If you want to get more serious about your photography, you might want to consider a DSLR. There are so many out there, it’s really hard to tell you which one to buy. You need to buy the one you feel most comfortable with. There are some cameras that feel really uncomfortable – these are the ones that when you half press the shutter down to focus etc. the image wobbles – I don’t know why – but it feels really weird! I have tried some of these on seminars and I find them really annoying! I want my image to look steady immediately, because I need to be concentrating on the person, not whether the camera is ready or not.
I tend to use Canon, because I find they are very user friendly – I have handled many cameras on seminars, and some are definitely harder to use than others. You really don’t have to spend a lot of money to get a good DSLR camera – around £500 buys you a very decent camera these days. Once you’ve experimented with setting it up in a simple way, you will see that it really doesn’t matter how many zillion things a camera can do – you are only likely to be using a few of them! However, of course if you only spend £50 on a new camera it is not going to produce a good quality image (unless it’s an iPhone 4S deal!).
Perhaps you could take these instructions (below) to the camera shop when you buy your camera, ask them to set it up for you, and then practice with it in the shop. If it feels uncomfortable or tricky – try another camera. The main thing to remember is that there is no wrong and right camera – there is no perfect camera that will give you perfect shots – it’s what you do with it that matters, and there are plenty of reasonably priced cameras out there that will do a great job. Concentrate on setting it up easily and just taking pictures. Don’t worry that there might be a better one out there!
How do I set up my DSLR to make it easy?
I’m going to tell you how I set my camera up below, but don’t be afraid to start off by using Auto. It doesn’t make you a lesser person! (Despite what the camera snobs say!) In fact it helps you to concentrate on what you are photographing, because you don’t have to worry about any of the other settings. Everything is built into the Auto setting to help you get really good pictures. It’s only when you start wanting to do specific things, like getting the background more out of focus etc. that you may want to change it.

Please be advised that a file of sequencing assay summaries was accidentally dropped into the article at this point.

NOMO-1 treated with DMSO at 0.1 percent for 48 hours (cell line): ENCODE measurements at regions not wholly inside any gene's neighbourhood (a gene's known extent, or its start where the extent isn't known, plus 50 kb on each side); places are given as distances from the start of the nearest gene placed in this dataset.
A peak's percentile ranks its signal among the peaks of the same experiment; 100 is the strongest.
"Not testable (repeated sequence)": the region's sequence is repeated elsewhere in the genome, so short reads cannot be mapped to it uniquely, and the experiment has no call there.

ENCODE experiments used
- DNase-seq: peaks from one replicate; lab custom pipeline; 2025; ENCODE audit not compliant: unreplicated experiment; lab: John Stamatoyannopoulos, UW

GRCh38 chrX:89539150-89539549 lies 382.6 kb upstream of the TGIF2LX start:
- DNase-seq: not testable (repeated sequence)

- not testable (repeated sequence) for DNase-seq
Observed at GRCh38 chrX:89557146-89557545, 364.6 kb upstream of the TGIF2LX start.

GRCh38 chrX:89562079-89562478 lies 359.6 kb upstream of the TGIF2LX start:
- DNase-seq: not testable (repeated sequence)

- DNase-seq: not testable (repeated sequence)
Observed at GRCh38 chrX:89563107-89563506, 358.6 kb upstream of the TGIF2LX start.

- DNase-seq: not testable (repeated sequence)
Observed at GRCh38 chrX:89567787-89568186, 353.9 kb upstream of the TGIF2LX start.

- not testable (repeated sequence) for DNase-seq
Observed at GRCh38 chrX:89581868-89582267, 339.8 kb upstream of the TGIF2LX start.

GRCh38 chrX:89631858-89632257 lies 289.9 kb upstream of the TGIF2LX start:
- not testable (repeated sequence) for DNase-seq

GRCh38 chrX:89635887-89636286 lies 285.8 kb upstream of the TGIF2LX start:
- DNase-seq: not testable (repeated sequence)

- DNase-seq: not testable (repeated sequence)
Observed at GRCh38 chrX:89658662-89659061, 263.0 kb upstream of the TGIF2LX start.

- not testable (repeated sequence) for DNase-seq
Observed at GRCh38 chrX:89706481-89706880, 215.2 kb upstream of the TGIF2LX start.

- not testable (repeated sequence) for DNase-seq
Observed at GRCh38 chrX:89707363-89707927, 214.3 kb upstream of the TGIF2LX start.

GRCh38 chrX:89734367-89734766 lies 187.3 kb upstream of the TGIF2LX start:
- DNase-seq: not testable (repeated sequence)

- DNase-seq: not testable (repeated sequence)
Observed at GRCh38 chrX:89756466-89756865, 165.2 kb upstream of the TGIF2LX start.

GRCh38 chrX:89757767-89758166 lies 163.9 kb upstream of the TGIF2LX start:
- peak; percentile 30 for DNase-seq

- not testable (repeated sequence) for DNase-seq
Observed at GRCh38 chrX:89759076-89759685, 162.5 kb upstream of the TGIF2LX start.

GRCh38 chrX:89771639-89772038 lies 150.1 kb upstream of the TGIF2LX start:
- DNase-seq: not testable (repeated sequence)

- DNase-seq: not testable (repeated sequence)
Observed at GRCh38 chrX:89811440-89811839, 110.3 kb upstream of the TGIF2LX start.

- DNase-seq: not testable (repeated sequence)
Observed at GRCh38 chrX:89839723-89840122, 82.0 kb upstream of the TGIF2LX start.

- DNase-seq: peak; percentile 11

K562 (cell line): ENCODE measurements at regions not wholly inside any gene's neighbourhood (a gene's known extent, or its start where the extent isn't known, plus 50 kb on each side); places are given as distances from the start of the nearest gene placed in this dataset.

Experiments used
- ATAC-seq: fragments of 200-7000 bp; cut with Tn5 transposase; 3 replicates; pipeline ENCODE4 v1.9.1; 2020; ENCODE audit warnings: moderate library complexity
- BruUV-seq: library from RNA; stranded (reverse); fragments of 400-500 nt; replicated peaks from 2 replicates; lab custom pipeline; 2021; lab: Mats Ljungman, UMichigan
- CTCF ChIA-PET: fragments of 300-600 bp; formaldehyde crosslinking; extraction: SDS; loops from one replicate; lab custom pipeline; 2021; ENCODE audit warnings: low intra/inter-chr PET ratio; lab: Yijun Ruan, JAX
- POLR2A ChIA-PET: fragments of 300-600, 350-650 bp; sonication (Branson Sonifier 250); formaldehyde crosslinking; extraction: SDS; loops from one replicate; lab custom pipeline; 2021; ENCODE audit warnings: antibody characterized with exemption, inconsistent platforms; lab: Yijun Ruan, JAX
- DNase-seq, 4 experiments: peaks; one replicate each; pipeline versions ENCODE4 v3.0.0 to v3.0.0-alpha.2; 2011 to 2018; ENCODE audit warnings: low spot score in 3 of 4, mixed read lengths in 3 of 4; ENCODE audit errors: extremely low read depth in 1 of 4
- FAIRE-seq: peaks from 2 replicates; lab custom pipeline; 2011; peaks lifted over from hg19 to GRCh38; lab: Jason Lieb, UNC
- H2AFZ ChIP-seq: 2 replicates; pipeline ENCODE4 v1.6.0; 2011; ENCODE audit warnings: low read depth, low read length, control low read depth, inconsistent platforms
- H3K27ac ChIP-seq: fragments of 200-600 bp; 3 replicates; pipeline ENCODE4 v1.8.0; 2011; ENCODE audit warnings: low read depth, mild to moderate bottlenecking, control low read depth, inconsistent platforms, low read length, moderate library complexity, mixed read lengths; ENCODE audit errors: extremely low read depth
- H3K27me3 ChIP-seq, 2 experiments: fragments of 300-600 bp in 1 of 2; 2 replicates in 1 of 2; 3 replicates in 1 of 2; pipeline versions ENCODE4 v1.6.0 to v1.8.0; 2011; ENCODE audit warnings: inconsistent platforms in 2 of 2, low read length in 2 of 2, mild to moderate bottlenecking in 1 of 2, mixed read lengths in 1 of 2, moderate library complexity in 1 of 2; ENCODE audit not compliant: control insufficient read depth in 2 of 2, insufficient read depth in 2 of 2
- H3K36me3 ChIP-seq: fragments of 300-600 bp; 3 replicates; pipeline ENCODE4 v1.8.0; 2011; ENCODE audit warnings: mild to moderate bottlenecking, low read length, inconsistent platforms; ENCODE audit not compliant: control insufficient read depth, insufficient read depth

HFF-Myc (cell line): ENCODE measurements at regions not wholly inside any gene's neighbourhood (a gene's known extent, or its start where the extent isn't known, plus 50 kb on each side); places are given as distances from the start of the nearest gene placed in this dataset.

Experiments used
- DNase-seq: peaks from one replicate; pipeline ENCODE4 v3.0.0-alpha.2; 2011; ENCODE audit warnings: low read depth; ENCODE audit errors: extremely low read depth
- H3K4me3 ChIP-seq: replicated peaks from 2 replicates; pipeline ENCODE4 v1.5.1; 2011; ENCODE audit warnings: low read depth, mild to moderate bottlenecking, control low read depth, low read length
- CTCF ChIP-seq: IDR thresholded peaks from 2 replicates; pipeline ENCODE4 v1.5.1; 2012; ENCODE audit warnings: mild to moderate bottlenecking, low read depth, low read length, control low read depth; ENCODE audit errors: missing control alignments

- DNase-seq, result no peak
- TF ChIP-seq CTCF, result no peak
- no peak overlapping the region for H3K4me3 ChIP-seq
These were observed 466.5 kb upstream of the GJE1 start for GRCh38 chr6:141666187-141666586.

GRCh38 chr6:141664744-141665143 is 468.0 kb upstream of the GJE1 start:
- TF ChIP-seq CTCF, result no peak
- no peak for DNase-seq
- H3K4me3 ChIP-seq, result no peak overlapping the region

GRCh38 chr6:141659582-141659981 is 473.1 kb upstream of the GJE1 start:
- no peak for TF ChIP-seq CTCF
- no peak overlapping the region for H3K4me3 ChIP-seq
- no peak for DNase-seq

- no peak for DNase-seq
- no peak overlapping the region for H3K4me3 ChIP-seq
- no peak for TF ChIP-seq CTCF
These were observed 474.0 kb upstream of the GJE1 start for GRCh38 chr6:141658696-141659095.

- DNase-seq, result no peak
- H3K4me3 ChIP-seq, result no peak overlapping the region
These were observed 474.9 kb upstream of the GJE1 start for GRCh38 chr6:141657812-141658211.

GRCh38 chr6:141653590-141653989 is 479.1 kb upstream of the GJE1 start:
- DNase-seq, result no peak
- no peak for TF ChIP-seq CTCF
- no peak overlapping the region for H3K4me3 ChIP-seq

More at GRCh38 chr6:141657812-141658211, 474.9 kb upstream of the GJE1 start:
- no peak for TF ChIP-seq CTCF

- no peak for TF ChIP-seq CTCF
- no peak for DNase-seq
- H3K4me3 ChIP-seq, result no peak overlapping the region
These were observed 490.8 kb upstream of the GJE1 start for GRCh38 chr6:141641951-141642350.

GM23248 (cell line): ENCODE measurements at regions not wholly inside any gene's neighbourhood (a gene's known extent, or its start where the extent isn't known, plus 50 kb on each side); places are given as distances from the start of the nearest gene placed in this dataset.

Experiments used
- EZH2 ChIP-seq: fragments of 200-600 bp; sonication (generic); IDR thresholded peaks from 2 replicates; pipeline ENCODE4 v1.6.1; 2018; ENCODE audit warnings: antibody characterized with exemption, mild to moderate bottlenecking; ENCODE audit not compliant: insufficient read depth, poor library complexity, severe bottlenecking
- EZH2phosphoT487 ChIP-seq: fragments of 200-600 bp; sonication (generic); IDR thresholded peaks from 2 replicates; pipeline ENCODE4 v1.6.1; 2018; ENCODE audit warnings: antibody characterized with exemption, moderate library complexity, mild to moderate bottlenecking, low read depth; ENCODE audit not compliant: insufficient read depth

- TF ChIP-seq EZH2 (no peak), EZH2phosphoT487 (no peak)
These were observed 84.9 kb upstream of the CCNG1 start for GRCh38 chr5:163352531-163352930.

Once you are happy with the feel of your camera, you can start to set up the camera to make your shots look more professional, but still allow you to work easily and quickly, whilst concentrating on your subject.
The key technical things I want from my photos are:
- Emphasis on the person
- Most flattering exposure for faces
- Eyes in focus
- Background usually out of focus
If this is what you want too, then check out the settings below.
And don’t forget – you can always reset your camera to AUTO at any time, and it will override all these settings. (But as soon as you go back to AV 5.6 the new settings will come back, provided you didn’t move anything when it was set on Auto).
I have taken a couple of pages from my book “99 Portrait Photo ideas” because I think it’s easier to understand in this format.
Once you’ve set it up like this, it’s REALLY IMPORTANT that you read the page below and practice using your camera set up in this way. It may feel weird at first, but you will find it doesn’t take long before you’re hooked!
1. RAW or JPEG? That age old question! Again, it really depends on what you are using the images for. If you want to have total control over your images, then shoot RAW as you will be able to get much more detail out of the shot – however you will also need TONS of storage space, and you will fill up your cards very quickly.
If you take pictures for fun and don’t want to spend hours downloading, editing and filing stuff – do not be afraid to use JPEG – there is nothing wrong with this at all. It does not make you less of a serious photographer – honestly. In fact I know several professionals who use jpeg. I did too, until I got Lightroom, and can use raw files in a much quicker way. However it still drives me mad how much storage I need. If you are working on a laptop, you will need ALOT of hard drives for storage. Your laptop will fill up very quickly if you don’t.